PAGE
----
Friday, April 12, 2013

Dallas-Fort Worth home sales soar in March, but listings are slim

The spring housing market started with a rush of sales in North Texas.
But sellers are not rushing into the market with pre-owned home listings.
Sales of pre-owned single-family homes in March rose 22 percent from a year earlier, with 7,483 properties sold. It was the most homes sales for a March since 2007.
And median single-family home sales prices were 8 percent higher last month than in March 2012, the Real Estate Center at Texas A&M University and the North Texas Real Estate Information Systems reported Monday.
With March’s increase, sales prices in North Texas are at a record high in area multiple listing services. Median home sales prices are now about $10,000 higher than they were at the peak of the market in mid-2007, before the recession hit. March’s median sales price was $168,000.
“Part of the increase is from demand growth, part is from the short inventory of available properties,” said Dr. James Gaines, Real Estate Center economist. “It’s a double-whammy on prices.”
So far this year, home sales through real estate agents’ multiple listing services are up 19 percent from first quarter of 2012.
Even with the jump in sales and higher prices, there’s no sign of an increase in the number of houses on the market. Total inventory of homes for sale in North Texas at the end of March was down 22 percent from a year ago.
Slim pickings
There’s only a 3.4-month supply of houses listed for sale with agents in the area.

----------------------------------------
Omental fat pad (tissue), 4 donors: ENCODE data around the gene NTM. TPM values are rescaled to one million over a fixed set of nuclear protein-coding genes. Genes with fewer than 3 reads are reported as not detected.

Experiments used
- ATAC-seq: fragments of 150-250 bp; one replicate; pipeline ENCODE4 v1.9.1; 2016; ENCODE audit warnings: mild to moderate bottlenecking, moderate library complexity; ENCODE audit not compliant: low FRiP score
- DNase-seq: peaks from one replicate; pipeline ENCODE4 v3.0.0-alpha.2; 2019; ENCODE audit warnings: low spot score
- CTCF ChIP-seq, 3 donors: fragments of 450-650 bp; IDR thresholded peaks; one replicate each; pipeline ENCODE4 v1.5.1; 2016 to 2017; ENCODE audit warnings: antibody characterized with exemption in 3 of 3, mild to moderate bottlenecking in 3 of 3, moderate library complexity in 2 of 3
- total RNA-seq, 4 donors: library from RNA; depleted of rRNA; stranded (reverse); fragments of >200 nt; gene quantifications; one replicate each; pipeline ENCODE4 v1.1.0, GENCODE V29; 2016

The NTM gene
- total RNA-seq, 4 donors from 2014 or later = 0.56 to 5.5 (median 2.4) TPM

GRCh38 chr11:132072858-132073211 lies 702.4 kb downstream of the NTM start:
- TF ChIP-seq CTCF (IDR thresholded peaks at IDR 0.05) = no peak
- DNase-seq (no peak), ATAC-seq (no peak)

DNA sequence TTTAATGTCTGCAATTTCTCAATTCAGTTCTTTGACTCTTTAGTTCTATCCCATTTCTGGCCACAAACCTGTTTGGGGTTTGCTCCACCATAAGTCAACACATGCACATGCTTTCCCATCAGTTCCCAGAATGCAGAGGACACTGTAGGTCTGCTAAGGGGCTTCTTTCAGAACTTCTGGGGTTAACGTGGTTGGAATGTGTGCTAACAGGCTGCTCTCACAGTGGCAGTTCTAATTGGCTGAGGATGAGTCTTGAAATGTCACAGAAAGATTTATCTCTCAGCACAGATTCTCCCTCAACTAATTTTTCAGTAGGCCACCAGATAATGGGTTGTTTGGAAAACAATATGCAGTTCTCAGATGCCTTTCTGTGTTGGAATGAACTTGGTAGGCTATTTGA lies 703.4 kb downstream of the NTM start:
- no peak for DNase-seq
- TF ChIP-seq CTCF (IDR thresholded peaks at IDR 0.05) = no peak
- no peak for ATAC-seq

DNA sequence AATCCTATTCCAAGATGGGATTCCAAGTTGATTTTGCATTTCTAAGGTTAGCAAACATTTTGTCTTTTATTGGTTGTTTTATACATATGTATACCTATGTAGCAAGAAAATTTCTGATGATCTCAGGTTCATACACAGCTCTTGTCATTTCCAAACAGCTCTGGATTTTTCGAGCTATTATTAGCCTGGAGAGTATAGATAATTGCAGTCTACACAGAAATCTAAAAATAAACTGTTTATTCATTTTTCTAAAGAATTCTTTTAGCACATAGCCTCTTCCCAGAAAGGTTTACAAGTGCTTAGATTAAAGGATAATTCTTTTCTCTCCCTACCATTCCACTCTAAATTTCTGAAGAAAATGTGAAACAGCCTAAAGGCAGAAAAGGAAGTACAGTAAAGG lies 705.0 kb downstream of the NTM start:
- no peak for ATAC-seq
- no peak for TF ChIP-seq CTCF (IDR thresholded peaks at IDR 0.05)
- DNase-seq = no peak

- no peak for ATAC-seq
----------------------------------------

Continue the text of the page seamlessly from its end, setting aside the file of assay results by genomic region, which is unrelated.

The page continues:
In March, there were 10,857 single-family home listings added to the MLS, about the same as a year ago and less than in March 2011.
The number of homes on the market in the Dallas-Fort Worth area is at the lowest level in more than 20 years, according to the Real Estate Center.
Real estate agents had expected a surge in home listings because of the stronger market, low interest rates and rising prices.
George DeCourcy, associate director of the real estate program at the University of Texas at Dallas, said it will take more than the recent price increases to cause a big jump in homes on the market.
“Prices have come back, but not like a bull,” DeCourcy said Monday. “People feel there is no compelling reason they should move at these prices.
“I think you will have to see significant move-up from here before people decide to list their homes,” he said.
Since many homeowners have refinanced at near record low mortgage rates, their costs of owning their current house have also fallen.
“Even as prices escalate, does it make sense to sell my house and buy another one?” he said. “If home prices went up dramatically, people who had a lot of equity might cash it in, but what would you do with it?”
Indeed, with a shortage of houses for sale in many neighborhoods, potential buyers are often outbid by other shoppers.
The time it takes to sell a house in North Texas dropped to 65 days in March — about a quarter less time than it took a year ago.